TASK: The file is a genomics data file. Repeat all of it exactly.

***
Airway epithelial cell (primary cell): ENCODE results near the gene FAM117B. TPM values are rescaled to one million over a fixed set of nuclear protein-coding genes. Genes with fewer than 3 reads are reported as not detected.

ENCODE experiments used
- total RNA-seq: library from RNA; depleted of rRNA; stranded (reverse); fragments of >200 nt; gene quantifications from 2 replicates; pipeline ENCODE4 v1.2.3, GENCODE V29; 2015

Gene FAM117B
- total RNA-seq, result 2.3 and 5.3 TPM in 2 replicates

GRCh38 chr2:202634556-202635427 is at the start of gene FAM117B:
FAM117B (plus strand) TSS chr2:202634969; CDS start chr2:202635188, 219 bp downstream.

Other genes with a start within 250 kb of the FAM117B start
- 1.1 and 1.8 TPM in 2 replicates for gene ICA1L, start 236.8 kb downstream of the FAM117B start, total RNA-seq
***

Airway epithelial cell (primary cell): ENCODE results near the gene FAM117B. TPM values are rescaled to one million over a fixed set of nuclear protein-coding genes. Genes with fewer than 3 reads are reported as not detected.

ENCODE experiments used
- total RNA-seq: library from RNA; depleted of rRNA; stranded (reverse); fragments of >200 nt; gene quantifications from 2 replicates; pipeline ENCODE4 v1.2.3, GENCODE V29; 2015

Gene FAM117B
- total RNA-seq, result 2.3 and 5.3 TPM in 2 replicates

GRCh38 chr2:202634556-202635427 is at the start of gene FAM117B:
FAM117B (plus strand) TSS chr2:202634969; CDS start chr2:202635188, 219 bp downstream.

Other genes with a start within 250 kb of the FAM117B start
- 1.1 and 1.8 TPM in 2 replicates for gene ICA1L, start 236.8 kb downstream of the FAM117B start, total RNA-seq